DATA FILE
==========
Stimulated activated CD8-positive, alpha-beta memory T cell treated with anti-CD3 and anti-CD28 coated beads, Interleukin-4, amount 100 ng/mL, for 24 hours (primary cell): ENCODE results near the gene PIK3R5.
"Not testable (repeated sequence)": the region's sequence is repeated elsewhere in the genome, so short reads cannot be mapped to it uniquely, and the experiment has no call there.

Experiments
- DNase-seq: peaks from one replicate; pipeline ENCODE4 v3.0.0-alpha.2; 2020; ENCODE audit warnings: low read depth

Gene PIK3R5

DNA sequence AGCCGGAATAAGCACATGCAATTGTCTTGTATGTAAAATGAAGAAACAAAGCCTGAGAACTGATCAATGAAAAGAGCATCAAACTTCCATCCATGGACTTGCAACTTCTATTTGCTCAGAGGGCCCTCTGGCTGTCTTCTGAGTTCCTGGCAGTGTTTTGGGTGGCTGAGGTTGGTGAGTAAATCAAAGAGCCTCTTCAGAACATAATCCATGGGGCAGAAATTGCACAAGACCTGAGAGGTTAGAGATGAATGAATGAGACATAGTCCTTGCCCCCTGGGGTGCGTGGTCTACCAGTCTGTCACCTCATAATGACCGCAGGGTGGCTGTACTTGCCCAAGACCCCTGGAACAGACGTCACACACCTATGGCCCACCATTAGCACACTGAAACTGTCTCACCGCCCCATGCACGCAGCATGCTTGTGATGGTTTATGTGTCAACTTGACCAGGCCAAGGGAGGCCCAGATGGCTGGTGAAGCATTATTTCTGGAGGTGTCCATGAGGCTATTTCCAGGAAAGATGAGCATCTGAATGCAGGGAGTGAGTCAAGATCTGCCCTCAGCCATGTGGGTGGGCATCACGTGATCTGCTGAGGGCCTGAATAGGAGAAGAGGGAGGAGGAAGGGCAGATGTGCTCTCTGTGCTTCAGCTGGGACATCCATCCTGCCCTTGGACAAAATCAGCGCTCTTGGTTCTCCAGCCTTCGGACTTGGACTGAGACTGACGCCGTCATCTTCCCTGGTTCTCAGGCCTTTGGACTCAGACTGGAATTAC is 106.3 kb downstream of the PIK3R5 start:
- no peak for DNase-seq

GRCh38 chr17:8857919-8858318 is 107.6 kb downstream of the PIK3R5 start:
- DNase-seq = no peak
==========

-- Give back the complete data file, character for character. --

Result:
Stimulated activated CD8-positive, alpha-beta memory T cell treated with anti-CD3 and anti-CD28 coated beads, Interleukin-4, amount 100 ng/mL, for 24 hours (primary cell): ENCODE results near the gene PIK3R5.
"Not testable (repeated sequence)": the region's sequence is repeated elsewhere in the genome, so short reads cannot be mapped to it uniquely, and the experiment has no call there.

Experiments
- DNase-seq: peaks from one replicate; pipeline ENCODE4 v3.0.0-alpha.2; 2020; ENCODE audit warnings: low read depth

Gene PIK3R5

DNA sequence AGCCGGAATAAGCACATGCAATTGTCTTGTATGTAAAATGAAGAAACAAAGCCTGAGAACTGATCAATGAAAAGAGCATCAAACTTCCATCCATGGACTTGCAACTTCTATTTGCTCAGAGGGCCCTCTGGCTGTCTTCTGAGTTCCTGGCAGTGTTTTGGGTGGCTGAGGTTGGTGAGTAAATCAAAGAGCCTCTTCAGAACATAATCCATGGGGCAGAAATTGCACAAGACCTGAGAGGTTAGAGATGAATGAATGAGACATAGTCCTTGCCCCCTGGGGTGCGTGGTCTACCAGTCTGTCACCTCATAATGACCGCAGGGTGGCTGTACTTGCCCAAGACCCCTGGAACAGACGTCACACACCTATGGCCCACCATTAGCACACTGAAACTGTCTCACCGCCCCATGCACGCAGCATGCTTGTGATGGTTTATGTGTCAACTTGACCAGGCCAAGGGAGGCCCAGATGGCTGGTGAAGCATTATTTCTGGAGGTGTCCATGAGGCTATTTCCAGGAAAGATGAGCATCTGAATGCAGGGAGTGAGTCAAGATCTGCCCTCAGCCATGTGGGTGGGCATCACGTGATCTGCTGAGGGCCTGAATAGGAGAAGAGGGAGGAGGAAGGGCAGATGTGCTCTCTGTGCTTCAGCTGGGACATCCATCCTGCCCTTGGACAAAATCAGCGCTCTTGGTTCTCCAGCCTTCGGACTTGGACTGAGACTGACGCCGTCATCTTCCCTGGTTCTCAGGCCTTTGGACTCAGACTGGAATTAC is 106.3 kb downstream of the PIK3R5 start:
- no peak for DNase-seq

GRCh38 chr17:8857919-8858318 is 107.6 kb downstream of the PIK3R5 start:
- DNase-seq = no peak